The five-day Cardano Vasil hard fork process begins today, which the Cardano Foundation says will improve network performance.
Cardano co-founder Charles Hoskinson has described it as the hardest update the developers have done since the project launched in 2017.
A hard fork occurs when a network's code fundamentally changes and requires the creation of a new and separate version of a blockchain. They can be, but aren't always, contentious.
For example, a hard fork occurred on the Ethereum network after the merge last week. It was an effort to preserve a proof-of-work version of Ethereum, which relies on miners to verify transactions.
But the Vasil hard fork will leverage Cardano's hard fork combinator technology, which Cardano developer Input Output said on Twitter introduces new features without losing any data from the older version of the blockchain.
When is a hard fork not a hard fork?�
What differentiates #Cardano’s hard fork events from other blockchain protocols?
— Input Output (@InputOutputHK) September 22, 2022
Cardano Foundation CEO Frederik Gregaard told <i>Decrypt</i> in an email that the main benefit of the Vasil hard fork will be reduced transaction times.
"Vasil will enhance Cardano's smart contract capabilities through Plutus V2, which adds greater efficiency to an already powerful smart contract platform," he said. "Ultimately, it will reduce script execution costs and transaction size, plus improve throughput."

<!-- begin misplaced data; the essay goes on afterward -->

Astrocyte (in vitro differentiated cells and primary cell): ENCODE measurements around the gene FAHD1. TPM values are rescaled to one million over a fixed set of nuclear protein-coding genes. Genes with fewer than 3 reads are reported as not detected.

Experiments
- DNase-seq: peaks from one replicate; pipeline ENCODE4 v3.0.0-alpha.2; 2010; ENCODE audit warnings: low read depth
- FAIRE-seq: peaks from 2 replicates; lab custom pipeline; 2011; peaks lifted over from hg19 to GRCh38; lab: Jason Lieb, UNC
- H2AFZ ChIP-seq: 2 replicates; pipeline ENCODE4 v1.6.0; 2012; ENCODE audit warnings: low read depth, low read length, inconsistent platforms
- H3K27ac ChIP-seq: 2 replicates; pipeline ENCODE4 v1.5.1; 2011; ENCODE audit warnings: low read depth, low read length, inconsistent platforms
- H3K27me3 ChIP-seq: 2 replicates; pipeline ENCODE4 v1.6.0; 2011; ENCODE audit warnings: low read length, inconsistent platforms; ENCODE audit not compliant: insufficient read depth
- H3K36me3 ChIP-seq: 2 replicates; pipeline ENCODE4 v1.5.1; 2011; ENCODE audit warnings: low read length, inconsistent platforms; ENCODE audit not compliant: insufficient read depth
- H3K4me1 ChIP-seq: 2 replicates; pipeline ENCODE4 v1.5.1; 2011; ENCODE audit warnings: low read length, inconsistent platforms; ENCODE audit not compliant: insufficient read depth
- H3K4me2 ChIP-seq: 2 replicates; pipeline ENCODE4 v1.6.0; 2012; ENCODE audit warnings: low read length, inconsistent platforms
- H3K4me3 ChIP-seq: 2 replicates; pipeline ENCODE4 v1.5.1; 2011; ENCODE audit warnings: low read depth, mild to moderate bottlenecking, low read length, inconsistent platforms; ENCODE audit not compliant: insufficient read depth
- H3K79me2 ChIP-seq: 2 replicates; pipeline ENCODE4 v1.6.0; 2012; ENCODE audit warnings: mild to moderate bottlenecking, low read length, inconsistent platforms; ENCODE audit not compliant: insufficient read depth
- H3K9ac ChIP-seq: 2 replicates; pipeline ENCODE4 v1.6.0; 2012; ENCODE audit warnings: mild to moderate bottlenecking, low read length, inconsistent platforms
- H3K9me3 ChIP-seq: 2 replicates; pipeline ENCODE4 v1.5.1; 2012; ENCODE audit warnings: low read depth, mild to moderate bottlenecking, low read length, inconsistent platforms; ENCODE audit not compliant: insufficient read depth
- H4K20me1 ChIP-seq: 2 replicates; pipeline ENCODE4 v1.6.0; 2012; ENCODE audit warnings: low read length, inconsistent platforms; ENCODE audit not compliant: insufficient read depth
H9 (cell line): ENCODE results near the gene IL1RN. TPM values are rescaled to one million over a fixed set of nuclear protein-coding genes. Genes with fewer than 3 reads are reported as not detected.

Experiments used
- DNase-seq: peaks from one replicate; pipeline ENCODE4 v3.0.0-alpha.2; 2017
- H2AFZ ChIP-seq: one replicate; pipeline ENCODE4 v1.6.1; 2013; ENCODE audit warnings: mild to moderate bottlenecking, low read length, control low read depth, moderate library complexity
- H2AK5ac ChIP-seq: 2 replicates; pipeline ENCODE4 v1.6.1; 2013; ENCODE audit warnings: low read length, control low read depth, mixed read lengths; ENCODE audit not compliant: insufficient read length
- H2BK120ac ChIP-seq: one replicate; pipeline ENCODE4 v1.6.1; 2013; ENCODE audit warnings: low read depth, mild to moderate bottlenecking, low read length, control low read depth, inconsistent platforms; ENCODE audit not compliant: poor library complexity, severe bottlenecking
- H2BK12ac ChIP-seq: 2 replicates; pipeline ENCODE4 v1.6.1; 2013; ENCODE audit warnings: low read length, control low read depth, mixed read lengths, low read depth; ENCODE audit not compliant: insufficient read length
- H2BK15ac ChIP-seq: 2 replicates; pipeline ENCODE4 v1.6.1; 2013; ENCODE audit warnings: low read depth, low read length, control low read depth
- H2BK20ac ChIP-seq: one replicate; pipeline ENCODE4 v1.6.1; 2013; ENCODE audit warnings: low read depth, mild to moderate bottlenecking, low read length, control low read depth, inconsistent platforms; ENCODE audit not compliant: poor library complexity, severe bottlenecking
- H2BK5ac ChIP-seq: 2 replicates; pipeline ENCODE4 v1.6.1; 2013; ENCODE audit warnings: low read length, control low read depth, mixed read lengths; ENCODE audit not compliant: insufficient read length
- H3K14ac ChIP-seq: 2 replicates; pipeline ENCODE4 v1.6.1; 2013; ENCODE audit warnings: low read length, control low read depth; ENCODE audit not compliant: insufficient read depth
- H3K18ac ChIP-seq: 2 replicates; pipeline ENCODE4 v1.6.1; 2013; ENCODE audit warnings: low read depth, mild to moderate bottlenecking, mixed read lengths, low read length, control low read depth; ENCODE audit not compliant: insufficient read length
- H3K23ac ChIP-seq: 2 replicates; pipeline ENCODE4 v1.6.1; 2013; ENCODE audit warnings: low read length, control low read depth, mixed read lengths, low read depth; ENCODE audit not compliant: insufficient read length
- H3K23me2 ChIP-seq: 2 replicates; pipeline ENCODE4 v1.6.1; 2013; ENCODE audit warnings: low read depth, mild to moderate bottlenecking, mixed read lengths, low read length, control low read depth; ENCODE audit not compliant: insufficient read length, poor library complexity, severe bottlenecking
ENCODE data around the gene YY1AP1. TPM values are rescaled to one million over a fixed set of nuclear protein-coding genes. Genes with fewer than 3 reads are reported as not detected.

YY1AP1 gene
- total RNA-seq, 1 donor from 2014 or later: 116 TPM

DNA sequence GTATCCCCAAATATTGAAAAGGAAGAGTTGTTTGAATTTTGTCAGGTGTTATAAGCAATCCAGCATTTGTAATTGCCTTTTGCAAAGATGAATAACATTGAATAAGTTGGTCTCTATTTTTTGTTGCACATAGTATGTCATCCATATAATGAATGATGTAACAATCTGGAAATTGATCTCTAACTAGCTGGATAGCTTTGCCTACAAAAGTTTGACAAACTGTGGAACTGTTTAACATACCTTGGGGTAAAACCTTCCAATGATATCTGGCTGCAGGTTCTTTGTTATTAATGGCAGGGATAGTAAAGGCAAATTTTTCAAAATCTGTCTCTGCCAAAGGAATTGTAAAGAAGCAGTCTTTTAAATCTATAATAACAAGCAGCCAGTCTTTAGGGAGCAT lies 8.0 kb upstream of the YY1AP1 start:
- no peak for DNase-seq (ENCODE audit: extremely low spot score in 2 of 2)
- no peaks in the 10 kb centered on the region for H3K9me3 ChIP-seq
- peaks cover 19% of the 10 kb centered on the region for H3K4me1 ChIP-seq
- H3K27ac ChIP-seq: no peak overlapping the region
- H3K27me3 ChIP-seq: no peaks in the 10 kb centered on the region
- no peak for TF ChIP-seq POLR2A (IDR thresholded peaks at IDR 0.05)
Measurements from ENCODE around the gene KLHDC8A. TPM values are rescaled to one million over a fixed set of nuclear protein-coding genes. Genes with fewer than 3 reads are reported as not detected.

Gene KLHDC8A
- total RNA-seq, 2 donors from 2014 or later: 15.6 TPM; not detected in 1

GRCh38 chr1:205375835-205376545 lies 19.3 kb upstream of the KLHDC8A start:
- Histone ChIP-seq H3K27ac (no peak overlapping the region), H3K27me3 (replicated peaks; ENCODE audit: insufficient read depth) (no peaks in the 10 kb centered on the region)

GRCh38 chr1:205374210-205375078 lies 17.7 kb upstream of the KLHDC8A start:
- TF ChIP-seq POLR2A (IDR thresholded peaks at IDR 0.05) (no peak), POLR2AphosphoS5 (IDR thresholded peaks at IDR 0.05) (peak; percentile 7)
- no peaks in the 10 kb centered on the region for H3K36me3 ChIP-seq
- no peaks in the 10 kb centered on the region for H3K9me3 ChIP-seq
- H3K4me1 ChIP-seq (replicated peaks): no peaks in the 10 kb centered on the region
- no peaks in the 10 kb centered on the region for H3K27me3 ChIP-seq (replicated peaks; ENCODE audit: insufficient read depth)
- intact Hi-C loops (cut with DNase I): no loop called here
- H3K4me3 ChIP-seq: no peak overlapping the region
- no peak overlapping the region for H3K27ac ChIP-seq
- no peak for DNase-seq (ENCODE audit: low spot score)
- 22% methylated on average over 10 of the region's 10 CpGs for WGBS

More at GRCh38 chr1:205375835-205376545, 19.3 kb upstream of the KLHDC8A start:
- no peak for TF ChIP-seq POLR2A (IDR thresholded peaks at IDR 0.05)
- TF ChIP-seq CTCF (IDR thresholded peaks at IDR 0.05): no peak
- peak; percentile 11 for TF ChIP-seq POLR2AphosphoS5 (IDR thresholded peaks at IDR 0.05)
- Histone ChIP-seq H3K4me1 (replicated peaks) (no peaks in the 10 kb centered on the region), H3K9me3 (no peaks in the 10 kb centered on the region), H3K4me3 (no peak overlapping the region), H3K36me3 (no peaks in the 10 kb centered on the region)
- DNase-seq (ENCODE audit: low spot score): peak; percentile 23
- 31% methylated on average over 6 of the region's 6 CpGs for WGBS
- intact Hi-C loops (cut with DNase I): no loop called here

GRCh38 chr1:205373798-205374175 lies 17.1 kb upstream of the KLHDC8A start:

In other words, after the Vasil hard fork and an upgrade to the Plutus scripting language, which will be completed on September 27, it will be possible to write Cardano smart contracts with less code. That makes lower transaction fees possible because more of them can fit into each block—or batch of transactions—on the network.
It's an important development for Cardano DeFi projects like Indigo Protocol, which has been running its synthetic assets project on the Vasil testnet since July.
Indigo allows users to trade synthetic versions of assets, like TSLA stock, without actually owning them. Instead, users can buy and trade iTSLA, which is backed by TSLA shares, through Indigo.
"The Cardano fee costs incurred by Indigo users have been significantly reduced by reducing the amount of script overhead for reading data from the blockchain," the company wrote in a blog post.